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What Foods Contain Vitamin D?

Vitamin D is one of those fundamental nutrients you will find close to the top of the ingredients list in any multivitamin. But what actually is it, and why is it so important that we get enough?   Vitamin D is in fact not a single substance but a group of five closely related ones, referred to, logically enough, as vitamin D1, D2, D3, D4 and D5. Vitamins D2 (ergocalciferol) and D3 (cholecalciferol) are the most important for human health and, unless specified otherwise, the term ‘vitamin D’ usually refers to these. Check out the difference between vitamin d and d3.   Vitamins are organic compounds that are needed in small quantities to enable healthy metabolism and the proper functioning of our bodies. Without sufficient quantities of these vital substances, our health will decline in a variety of dramatic ways that can be subtle or painfully obvious.   Our bodies cannot make these substances – they must be supplied by the food we eat. There is only one exception to this rule: vitamin D3. Cholecalciferol can be produced by the body – in the epidermis (outer layer of the skin) when exposed to sunlight. Sunlight is in fact the largest single source of vitamin D for most people.

Why we need vitamin D>

Our bodies cannot function without an adequate supply of vitamin D: its role in our health is too central. The functions of this nutrient include:  
  • Maintaining normal blood levels of the minerals calcium and phosphorus.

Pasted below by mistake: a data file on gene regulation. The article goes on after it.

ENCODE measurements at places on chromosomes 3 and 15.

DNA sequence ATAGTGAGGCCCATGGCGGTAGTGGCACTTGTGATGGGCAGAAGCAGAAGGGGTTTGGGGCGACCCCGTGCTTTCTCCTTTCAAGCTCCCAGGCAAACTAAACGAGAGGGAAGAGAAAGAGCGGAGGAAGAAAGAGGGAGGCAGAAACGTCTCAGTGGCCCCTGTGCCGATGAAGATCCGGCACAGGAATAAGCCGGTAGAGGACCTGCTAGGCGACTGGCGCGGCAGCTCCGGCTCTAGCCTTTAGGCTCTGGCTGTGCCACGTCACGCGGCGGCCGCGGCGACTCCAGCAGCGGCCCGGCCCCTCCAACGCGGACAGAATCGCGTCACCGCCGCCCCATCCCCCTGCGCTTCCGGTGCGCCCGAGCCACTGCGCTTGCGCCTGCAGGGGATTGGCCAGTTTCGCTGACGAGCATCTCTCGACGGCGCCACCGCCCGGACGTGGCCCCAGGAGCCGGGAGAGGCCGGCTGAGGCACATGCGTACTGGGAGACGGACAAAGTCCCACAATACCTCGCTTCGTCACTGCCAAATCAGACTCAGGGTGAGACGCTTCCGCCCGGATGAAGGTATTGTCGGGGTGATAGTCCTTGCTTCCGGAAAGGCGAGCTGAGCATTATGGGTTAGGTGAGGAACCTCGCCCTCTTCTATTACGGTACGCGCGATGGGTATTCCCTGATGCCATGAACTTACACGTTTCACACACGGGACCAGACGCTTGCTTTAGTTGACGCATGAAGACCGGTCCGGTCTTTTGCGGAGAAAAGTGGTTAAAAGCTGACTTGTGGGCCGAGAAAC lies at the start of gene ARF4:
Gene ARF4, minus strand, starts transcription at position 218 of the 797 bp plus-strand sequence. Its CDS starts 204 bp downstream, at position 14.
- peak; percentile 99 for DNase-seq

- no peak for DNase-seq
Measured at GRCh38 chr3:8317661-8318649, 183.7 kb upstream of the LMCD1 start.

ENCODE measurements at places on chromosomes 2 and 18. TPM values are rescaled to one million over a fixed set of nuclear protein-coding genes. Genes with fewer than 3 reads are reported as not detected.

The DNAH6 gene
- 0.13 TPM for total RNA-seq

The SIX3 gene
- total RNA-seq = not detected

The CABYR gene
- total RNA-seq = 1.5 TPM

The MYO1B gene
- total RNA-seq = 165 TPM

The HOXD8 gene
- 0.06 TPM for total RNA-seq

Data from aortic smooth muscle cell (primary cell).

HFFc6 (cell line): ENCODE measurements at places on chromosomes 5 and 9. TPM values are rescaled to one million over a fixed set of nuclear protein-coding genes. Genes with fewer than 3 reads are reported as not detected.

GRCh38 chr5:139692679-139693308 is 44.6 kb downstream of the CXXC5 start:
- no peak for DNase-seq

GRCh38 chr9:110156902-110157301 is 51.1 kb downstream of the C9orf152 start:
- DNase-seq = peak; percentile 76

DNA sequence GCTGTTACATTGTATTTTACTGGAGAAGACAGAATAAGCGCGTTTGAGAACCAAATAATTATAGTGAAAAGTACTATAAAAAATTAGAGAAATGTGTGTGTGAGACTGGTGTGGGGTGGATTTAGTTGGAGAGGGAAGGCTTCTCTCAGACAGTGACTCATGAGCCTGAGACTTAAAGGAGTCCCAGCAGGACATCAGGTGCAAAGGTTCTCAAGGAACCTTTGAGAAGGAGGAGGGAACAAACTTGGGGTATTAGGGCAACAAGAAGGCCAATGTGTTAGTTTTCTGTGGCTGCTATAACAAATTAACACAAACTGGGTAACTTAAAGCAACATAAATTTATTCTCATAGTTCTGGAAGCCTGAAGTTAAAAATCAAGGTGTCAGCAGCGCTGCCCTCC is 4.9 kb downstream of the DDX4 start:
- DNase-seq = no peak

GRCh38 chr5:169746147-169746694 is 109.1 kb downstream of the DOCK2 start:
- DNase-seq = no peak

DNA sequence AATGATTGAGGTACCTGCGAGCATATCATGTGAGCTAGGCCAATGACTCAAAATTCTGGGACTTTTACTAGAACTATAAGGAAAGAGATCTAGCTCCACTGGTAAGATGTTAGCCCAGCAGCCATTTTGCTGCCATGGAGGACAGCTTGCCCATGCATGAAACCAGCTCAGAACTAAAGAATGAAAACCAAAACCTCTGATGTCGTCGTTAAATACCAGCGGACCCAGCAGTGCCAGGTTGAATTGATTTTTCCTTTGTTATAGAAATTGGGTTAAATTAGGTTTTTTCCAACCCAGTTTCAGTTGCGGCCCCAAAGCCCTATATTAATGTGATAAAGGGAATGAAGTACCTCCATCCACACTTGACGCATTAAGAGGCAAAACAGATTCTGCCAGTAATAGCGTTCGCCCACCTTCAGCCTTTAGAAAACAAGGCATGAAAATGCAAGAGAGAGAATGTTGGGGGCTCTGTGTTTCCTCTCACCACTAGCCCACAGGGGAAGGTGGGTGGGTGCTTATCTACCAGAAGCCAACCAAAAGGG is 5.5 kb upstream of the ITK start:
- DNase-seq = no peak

• The absorption from food of calcium, enabling healthy bone growth.
  • Stimulating immune cells to release antibodies and thereby encouraging a healthy, responsive immune system.
  • Metabolising glucose to fuel our bodies.
  • Controlling the growth of cells and nerves.
  • Maintaining healthy muscles and joints.
What happens if we don’t get enough sunshine or vitamin D in our diet? As vitamin D stimulates calcium absorption, low levels of this nutrient can dramatically reduce the amount absorbed from a particular food, hindering bone mineralisation and healthy growth. As a result, serious deficiencies can cause bone weakening and malformation. In childhood this is called rickets and in adults osteomalacia. In the latter, bones grow thinner and muscles grow weaker. Older mothers are at a higher risk of osteomalacia.   Osteoporosis – impaired bone mineralisation and resultant weakening, increasing the risk of fracture – has also been linked to low levels of vitamin D.   Most people with low levels of vitamin D do not develop such extreme symptoms of course. But deficiencies are still widespread, especially during the winter months when sun exposure falls in northerly countries.   More typical symptoms of vitamin D deficiency include:  
  • High blood pressure – also known as hypertension.
  • Muscle pain or tremors.
  • Tooth pain and gum inflammation.
Low levels of vitamin D have also been linked to an increased risk of potentially serious conditions, including breast, colon and prostate cancer, diabetes, psoriasis and the pregnancy complication pre-eclampsia.  

Foods that are rich in vitamin D

So what foods contain vitamin D? How do you top your levels and make sure you are getting enough? It is more challenging to do so than you might think. As we saw above, our bodies are designed to generate vitamin D from sunlight, and that is a good thing because foods abundant in this nutrient are relatively limited. Let’s take a look at the principal dietary sources of vitamin D.